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William C. Altreuter
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Wednesday, October 01, 2014

Watched Twenty Feet From Stardom last night. Great music, obviously. Interesting stories, too. The structure of it was notable, and I want to dwell on that a bit. The movie is about backup singers, and it features one who broke through after she was 40 to become a star in her own right; one who almost did, but didn't, quite; some who've made a living at it; and one who is trying to become a solo artist but hasn't, at least yet. Throughout we get some interviews with some of the big deal stars that the singers (all of whom are women, by the way, and mostly all African-American) have worked with. Bruce Springsteen, Sting, Mick Jagger. All three of these white guys admire the craft that the singers bring to their performances-- but both Sting and Springsteen seemed somewhat condescending to me, particularly the loathsome Mr. Sumner, who seems to think that being paid scale and scuffling for gigs is what develops character and makes these women good artists. Springsteen is only slightly better: he seems to be implying that there is some element lacking in the make-up of these singers that prevents them from becoming big-deal popstars, like him. Oddly, Sir Mick comes off the best: he talks about singing with Merry Clayton and it is clear that he had great time doing it, admired her talent, and respected her as a person.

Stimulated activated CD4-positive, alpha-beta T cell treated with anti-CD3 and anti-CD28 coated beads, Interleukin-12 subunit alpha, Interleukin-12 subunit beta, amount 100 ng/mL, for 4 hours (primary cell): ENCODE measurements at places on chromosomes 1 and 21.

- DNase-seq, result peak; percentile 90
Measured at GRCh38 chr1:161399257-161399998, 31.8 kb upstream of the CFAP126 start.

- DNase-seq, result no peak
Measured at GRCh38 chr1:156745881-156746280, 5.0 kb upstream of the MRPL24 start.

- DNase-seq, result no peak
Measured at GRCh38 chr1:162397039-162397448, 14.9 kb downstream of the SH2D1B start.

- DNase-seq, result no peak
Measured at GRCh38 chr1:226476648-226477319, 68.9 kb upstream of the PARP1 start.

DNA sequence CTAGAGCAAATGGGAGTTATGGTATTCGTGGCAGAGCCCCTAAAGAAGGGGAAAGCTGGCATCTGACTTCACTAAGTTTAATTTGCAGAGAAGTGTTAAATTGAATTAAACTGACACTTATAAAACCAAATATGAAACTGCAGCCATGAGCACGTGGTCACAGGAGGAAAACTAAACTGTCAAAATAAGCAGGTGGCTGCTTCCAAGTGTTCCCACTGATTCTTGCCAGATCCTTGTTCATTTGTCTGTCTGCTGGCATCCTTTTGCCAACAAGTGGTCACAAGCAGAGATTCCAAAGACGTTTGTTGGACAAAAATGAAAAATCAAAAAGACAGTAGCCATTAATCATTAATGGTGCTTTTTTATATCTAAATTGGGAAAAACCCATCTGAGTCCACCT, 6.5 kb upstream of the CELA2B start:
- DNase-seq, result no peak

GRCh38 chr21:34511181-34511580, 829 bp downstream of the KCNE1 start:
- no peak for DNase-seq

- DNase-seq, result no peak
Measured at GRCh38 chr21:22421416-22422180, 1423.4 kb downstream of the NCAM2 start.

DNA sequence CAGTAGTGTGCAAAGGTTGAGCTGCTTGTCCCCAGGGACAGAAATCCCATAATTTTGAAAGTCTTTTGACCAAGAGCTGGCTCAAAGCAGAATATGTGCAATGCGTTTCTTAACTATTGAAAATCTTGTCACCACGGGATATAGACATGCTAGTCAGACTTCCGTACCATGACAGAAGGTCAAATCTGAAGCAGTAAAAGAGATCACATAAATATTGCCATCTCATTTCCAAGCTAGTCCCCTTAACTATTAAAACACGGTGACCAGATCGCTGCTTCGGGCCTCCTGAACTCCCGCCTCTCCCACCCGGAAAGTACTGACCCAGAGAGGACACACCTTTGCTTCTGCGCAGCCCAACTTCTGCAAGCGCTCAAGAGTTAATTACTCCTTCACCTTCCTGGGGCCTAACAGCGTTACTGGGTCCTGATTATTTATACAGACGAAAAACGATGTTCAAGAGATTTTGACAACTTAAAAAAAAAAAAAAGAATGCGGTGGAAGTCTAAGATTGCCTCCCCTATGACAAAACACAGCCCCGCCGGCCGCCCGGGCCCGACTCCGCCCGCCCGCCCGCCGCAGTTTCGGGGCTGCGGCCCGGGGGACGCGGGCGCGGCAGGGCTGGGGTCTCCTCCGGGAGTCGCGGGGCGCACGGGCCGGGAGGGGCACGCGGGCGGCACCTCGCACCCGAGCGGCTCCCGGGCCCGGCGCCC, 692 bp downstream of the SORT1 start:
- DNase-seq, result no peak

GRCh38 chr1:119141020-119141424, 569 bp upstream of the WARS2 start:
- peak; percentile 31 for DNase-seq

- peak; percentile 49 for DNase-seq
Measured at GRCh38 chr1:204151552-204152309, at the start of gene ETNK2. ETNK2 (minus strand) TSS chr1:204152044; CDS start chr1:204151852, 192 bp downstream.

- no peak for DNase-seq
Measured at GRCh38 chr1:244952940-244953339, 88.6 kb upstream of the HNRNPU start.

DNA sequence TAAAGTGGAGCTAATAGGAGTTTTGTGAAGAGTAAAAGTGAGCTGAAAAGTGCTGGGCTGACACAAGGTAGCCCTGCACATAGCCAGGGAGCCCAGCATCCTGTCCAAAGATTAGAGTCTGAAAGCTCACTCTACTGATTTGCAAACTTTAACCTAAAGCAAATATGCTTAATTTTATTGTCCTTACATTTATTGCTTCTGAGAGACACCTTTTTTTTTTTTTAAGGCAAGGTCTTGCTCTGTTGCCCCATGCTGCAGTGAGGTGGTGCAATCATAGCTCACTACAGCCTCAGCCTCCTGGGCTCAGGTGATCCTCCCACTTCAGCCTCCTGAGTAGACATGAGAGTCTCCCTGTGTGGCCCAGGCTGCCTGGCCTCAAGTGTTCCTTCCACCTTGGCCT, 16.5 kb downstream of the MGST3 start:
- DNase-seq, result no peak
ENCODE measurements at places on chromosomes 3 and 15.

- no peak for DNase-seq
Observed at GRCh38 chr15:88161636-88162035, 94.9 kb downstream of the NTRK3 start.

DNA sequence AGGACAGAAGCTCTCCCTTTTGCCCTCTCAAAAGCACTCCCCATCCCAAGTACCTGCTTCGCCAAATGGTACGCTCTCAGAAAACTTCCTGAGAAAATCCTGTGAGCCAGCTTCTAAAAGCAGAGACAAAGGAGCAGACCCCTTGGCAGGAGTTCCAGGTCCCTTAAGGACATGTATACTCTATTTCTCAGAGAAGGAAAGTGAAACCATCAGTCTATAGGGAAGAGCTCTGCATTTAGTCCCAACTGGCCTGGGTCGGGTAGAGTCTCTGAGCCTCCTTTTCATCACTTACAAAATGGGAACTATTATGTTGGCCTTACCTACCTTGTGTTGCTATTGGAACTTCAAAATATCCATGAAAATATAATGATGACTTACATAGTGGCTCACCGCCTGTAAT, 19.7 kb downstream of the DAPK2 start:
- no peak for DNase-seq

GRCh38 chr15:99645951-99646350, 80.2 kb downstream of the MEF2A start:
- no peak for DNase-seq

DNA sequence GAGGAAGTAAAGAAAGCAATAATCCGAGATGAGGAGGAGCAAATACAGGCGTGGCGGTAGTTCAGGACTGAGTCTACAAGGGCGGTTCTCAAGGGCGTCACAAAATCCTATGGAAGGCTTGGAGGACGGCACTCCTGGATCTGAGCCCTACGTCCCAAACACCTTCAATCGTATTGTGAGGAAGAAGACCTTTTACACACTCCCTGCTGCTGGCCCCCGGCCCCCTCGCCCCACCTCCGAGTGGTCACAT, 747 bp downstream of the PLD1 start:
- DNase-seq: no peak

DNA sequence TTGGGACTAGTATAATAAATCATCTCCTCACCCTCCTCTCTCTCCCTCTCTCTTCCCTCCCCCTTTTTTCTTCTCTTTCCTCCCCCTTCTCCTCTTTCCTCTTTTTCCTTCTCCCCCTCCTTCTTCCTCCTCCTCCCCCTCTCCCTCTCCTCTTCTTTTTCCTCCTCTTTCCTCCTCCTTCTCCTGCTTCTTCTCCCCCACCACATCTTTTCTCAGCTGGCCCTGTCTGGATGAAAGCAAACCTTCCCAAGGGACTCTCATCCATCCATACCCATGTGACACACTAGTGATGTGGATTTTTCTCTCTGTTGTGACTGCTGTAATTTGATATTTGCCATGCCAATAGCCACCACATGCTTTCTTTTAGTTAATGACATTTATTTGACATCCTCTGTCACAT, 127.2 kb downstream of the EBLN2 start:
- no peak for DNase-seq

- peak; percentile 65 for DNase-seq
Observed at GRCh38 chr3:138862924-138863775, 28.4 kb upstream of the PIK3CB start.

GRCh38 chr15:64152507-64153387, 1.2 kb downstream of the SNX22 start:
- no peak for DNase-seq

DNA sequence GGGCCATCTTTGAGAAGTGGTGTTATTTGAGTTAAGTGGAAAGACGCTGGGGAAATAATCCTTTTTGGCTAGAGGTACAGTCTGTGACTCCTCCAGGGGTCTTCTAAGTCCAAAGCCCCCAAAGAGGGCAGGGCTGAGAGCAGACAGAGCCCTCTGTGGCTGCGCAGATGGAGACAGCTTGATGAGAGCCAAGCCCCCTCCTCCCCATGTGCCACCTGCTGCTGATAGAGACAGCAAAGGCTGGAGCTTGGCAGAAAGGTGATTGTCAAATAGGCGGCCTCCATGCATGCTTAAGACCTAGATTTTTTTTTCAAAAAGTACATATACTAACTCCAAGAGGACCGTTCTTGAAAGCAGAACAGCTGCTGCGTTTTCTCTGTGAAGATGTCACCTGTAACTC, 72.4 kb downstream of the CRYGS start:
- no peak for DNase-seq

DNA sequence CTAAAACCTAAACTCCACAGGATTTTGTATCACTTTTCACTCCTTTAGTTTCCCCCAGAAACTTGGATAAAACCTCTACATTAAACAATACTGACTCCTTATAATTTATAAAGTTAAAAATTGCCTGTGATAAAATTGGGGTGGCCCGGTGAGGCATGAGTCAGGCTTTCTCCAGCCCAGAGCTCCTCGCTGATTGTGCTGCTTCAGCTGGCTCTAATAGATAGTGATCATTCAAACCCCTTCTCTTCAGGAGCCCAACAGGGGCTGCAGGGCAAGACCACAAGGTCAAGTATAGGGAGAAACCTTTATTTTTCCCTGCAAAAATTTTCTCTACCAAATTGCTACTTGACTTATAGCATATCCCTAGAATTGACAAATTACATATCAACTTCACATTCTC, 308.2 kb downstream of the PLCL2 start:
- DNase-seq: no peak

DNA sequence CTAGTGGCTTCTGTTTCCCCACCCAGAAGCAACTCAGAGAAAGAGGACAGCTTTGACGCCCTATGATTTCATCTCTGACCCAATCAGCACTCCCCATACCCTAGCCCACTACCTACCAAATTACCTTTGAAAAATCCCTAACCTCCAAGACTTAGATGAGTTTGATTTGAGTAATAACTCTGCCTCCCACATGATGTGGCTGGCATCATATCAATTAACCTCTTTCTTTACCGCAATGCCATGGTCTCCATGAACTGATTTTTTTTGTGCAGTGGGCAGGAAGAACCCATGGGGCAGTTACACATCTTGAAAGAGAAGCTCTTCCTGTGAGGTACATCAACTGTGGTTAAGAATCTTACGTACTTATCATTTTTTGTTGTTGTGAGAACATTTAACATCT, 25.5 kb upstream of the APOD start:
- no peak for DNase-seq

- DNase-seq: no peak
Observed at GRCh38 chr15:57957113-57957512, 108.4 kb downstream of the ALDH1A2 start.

It's funny how it goes. Just last week I was talking to a friend about the idea of meritocracies. You'd think that there would be fields where the best rise to the top, but if there are I am not sure I know what they are. It ain't art or music, and although sport might seem to be the answer, there are a lot of athletes out there who feel like they had the tools and just didn't get the breaks. For every Kurt Warner who somehow breaks through there are dozens of QBs who got sent in for a series and then sat  for the rest of their careers. In our glamor profession keeping score is tricky. Some people reckon it is as easy as counting the money, and some think it's about ascending to the bench, and some people even think that becoming a law professor is the pinnacle, but the Kurt Warner principle is at work here too. I know lots of rich lawyers, and enough stupid judges, for sure, and the law schools are full of dolts who found that actually practicing law was not to their liking, but enjoyed academic politics just fine. I'm glad Darlene Love gets her props, and Merry Clayton's vocal on "Gimme Shelter" gives me chills every single time.  

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